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Does ( a/b-1/b², a/b+1/b² ) cover the real axis?

Let a real number, z, be given. Does there always exist an infinite sequence, {bₓ}, of natural numbers such that some multiple of 1/bₓ is closer than 1/(bₓ)² to z.

Put otherwise: is there a infinite sequnce of naturals, bₓ, such that |z-a/bₓ|<1/(bₓ)² for some integer, a.

Cập nhật:

This question is a follow up upon the question here:

http://answers.yahoo.com/question/index;_ylt=AhU67...

Cập nhật 2:

The following PDF contains more info:

http://www.ziddu.com/download/8907149/Doesfraction...

Cập nhật 3:

Thanks to both of you (gianlino, Nemo Captain).

I will look the answer from Nemo Captain through before we reach the deadline for this thread (in 16 hours). If you are right (I suppose you are), I believe it shows an interesting property for lines with irrational slopes:

Let z be irrational and consider lines of the form y=z*x+b. If we consider the set of all such lines with the same irrational number, z, through lattice points, then b is in a dense subset of the real axis, ie. you cannot find any interval (however small it may be) on any side of one line y=z*x+b1 through some lattice point without infinitely many other lines y=z*x+b each through some lattice point somewhere in the plane.

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  • 1 thập kỷ trước
    Câu trả lời hay nhất

    The other example of this, if z=√n, where n - integer but in form not a², with a-positive integer.

    Then the Pell's equation:

    x²-ny²=1

    have infinitely positive solutions.

    And the number x/y does satisfy:

    |x/y-√(n)| = 1/y² . 1/(x/y+√n) < 1/y².

    More details about this:

    http://en.wikipedia.org/wiki/Pell's_equation.

    --------------------

    As gianlino's suggestion, now I'm training my self with continued fraction with hoping that I'd solve this question.

    -------------------

    Finally I've solved it (by reading :

    http://en.wikipedia.org/wiki/Continued_fraction

    somethings I will type here is only the repeating of wikipedia.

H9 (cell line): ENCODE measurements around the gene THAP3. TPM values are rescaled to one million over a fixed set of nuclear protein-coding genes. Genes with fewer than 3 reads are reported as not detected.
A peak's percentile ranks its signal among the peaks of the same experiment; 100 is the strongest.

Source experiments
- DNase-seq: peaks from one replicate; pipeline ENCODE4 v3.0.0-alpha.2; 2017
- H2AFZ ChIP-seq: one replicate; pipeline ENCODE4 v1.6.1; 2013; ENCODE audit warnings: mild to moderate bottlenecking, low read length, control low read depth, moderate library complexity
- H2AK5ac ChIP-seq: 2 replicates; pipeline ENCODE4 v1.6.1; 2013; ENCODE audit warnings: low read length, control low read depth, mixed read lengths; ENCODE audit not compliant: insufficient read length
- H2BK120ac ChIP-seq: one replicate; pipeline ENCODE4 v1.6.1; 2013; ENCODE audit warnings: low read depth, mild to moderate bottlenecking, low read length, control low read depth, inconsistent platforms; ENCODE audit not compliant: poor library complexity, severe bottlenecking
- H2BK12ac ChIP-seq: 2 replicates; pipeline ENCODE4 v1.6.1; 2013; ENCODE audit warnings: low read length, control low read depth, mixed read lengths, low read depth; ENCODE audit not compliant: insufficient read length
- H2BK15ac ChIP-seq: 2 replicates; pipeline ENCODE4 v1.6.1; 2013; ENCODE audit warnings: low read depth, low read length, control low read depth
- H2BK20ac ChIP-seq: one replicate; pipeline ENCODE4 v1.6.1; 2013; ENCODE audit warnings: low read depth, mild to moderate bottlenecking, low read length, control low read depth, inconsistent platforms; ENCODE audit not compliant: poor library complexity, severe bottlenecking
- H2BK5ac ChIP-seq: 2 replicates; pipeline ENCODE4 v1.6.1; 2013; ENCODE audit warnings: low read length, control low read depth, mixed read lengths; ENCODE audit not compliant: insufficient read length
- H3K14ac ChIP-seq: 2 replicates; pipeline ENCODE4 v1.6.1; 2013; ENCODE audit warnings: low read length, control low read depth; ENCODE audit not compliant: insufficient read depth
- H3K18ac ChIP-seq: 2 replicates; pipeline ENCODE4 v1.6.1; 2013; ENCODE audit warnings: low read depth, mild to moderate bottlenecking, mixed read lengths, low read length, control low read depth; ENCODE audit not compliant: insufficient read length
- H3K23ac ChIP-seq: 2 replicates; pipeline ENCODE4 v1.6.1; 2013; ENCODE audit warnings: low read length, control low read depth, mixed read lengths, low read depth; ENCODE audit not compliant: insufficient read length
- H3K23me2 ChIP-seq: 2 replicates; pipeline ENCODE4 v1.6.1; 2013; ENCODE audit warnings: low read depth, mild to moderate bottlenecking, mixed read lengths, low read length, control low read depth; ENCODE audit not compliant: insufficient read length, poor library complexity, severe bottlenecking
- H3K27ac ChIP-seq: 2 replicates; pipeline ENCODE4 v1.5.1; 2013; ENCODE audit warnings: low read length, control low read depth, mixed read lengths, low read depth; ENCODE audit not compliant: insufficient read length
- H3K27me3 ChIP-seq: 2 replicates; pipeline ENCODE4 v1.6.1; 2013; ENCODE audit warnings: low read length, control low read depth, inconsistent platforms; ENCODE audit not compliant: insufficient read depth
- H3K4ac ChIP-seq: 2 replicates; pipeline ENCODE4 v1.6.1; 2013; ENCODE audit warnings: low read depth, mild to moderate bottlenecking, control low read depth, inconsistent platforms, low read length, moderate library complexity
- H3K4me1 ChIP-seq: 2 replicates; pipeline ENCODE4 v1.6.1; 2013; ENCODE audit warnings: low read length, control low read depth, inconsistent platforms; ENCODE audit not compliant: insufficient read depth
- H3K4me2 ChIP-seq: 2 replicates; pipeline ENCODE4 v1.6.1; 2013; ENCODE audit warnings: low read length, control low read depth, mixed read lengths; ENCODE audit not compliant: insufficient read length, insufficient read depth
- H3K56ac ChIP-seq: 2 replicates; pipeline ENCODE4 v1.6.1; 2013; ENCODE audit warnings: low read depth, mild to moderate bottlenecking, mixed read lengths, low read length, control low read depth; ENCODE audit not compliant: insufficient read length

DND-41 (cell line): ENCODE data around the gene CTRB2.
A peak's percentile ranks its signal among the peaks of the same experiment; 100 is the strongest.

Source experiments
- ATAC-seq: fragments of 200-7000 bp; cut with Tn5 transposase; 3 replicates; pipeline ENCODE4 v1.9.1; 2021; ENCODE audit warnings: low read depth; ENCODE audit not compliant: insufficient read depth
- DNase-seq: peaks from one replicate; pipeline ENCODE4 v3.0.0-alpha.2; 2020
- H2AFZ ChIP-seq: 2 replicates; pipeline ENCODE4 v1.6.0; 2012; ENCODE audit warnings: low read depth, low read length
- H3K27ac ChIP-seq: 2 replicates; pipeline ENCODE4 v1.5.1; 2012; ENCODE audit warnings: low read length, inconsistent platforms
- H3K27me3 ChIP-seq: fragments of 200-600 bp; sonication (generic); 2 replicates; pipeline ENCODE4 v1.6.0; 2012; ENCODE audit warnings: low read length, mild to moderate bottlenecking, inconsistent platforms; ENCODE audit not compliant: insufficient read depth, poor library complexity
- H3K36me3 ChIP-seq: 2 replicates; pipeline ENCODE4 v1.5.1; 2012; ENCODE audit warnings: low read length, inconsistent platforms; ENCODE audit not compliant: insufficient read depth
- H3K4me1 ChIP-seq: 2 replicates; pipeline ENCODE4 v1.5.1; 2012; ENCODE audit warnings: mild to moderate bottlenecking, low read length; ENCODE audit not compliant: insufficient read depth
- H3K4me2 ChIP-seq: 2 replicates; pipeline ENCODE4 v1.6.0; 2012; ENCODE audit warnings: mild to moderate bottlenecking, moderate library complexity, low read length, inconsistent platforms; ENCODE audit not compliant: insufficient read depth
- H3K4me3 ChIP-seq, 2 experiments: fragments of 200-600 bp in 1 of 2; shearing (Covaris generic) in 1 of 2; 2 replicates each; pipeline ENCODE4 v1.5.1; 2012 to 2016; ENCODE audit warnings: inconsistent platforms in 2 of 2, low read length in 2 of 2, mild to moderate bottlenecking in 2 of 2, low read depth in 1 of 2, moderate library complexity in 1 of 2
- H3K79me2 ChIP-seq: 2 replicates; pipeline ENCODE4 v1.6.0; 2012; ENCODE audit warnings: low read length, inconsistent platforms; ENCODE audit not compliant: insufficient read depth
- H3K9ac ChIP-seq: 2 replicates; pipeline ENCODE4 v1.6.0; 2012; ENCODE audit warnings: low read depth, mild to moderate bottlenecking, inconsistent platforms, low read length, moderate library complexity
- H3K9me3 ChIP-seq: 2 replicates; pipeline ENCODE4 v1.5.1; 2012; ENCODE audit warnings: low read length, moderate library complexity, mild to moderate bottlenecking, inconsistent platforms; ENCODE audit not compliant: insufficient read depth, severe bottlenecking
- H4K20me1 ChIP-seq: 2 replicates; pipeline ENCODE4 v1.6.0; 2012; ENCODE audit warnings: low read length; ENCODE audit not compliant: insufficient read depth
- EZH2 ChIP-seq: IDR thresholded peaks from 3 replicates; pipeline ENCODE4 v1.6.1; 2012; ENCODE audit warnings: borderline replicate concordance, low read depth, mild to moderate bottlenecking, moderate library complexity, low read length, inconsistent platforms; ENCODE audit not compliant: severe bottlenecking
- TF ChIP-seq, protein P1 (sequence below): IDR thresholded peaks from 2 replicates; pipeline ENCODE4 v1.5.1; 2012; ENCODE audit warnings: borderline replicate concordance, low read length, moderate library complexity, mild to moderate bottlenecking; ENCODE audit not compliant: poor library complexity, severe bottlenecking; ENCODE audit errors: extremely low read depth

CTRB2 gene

For any irrational z, then there is always undefinite continued fraction

    z = (a(0); a(1), a(2), ..., a(n), ....)

    That a(i) are positive integers.

    And we call:

    h(n)/k(n) = (a(0); a(1), a(2), ..., a(n))

    Then if we assume

    h(-2) = 0, k(-2) = 1,

    h(-1) = 1, k(-1) = 0,

    by inducing, we can prove the theorem 1,and then we have these:

    h(n+1) = a(n+1) . h(n) + h(n-1)

    k(n+1) = a(n+1) . k(n) + k(n-1)

    h(n)/k(n) - h(n-1)/k(n-1) = (-1)^(n-1) / (k(n).k(n-1)),

    then we have the formula:

    z = a(0) + ∑(n=0->+∞) (-1)^n / [k(n).k(n+1)].

    Now let prove the theorem 5 (or exactly a half of it):

    |z-h(n)/k(n)| < 1/[k(n).k(n+1)] (*)

    With

    h(n)/k(n) = a(0) + ∑(i=0->(n-1)) (-1)^i/[k(i).k(i+1)]

    |z-h(n)/k(n)| = | ∑(i=n->+∞) (-1)^i / [k(i).k(i+1)] |.

    By the formula:

    k(i+2) = a(i+2).k(i+1) + k(i) > k(i+1), then

    1/[k(i).k(i+1)] > 1/[k(i+1).k(i+2)] for every i ≥ 0.

    then

    | ∑(i=n->+∞) (-1)^i / [k(i).k(i+1)] |

    = {1/[k(n).k(n+1)] - 1/[k(n+1).k(n+2)]} + {1/[k(n+2).k(n+3)] - 1/[k(n+3).k(n+4)]} + ... + {1/[k(n+2i)k(n+2i+1)] - 1/[k(n+2i+1).k(n+2i+2)]} + ...

    < {1/[k(n).k(n+1)] - 1/[k(n+1).k(n+2)]} + {1/[k(n+1)k(n+2)] - 1/[k(n+2)k(n+3)]} + {1/[k(n+2).k(n+3)] - 1/[k(n+3).k(n+4)]} + {1/[(k(n+3)k(n+4)] - 1/[k(n+4)k(n+5)]} + ... + {1/[k(n+2i)k(n+2i+1)] - 1/[k(n+2i+1).k(n+2i+2)]} + {1/[k(n+2i+1)k(n+2i+2)] - 1/[k(n+2i+2)k(n+2i+3)]} +...

    = 1/[k(n).k(n+1)] - 1/[k(n+1).k(n+2)] + 1/[k(n+1)k(n+2)] - 1/[k(n+2)k(n+3)] + 1/[k(n+2).k(n+3)] - 1/[k(n+3).k(n+4)] + 1/[(k(n+3)k(n+4)] - 1/[k(n+4)k(n+5)] + ... + 1/[k(n+2i)k(n+2i+1)] - 1/[k(n+2i+1).k(n+2i+2)] + 1/[k(n+2i+1)k(n+2i+2)] - 1/[k(n+2i+2)k(n+2i+3)] +...

    = 1/[k(n).k(n+1)] + {- 1/[k(n+1).k(n+2)] + 1/[k(n+1)k(n+2)]} + { - 1/[k(n+2)k(n+3)] + 1/[k(n+2).k(n+3)]} + { - 1/[k(n+3).k(n+4)] + 1/[(k(n+3)k(n+4)]} + { - 1/[k(n+4)k(n+5)] + ... + 1/[k(n+2i)k(n+2i+1)]} + { - 1/[k(n+2i+1).k(n+2i+2)] + 1/[k(n+2i+1)k(n+2i+2)]} + { - 1/[k(n+2i+2)k(n+2i+3)] +...

    = 1/[k(n).k(n+1)] + 0 + 0 + 0 + 0 + .... + 0 + 0+ ...

    = 1/[k(n).k(n+1)].

    that means:

    (*) exactly.

    And we have:

    |z - h(n)/k(n)| < 1/[k(n).k(n+1)] < 1/k(n)².

    |z-h(n)/k(n)| < 1/k(n)².

    With z- any given irrational.

    That menas there always exists an infinite sequence, {bₓ}, of natural numbers such that some multiple of 1/bₓ is closer than 1/(bₓ)² to z. (In number theory, it's called the Dirichlet's theorem).

    -----------------

    Even more, the Hurwitz's theorem:

    http://en.wikipedia.org/wiki/Hurwitz's_theorem_(nu...

    It told that:

    ( a/b-1/(√5.b²), a/b+1/(√5.b²) ) cover all the real axis.

    And more about Langrange numbers:

    http://en.wikipedia.org/wiki/Hurwitz's_theorem_(nu...

    ------------------

    :)

    Maths is so beautiful!

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  • 1 thập kỷ trước

    This seems to be related to continued fractions. But your constant 1 may be too ambitious; at least I think I remember that there is an explicit constant K so that

    ( a/b-K/b², a/b+K/b² ) cover the real axis. Anyway this is a very well studied topic. So either you solve it for fun and for yourself, or you look up the litterature on continued fractions.

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  • 3 năm trước

    Multiply by potential of a + b + c: (a + b + c)(a million/a) + (a + b + c)(a million/b) + (a + b + c)(a million/c) = a million a/a + b/a + c/a + a/b + b/b + c/b + a/c + b/c + c/c = a million a million + b/a + c/a + a/b + a million + c/b + a/c + b/c + a million = a million (b + c)/a + (a + c)/b + (a + b)/c = -2 ... no longer likely particular what you're after...? And what do you mean "2 of those numbers are opposite"?

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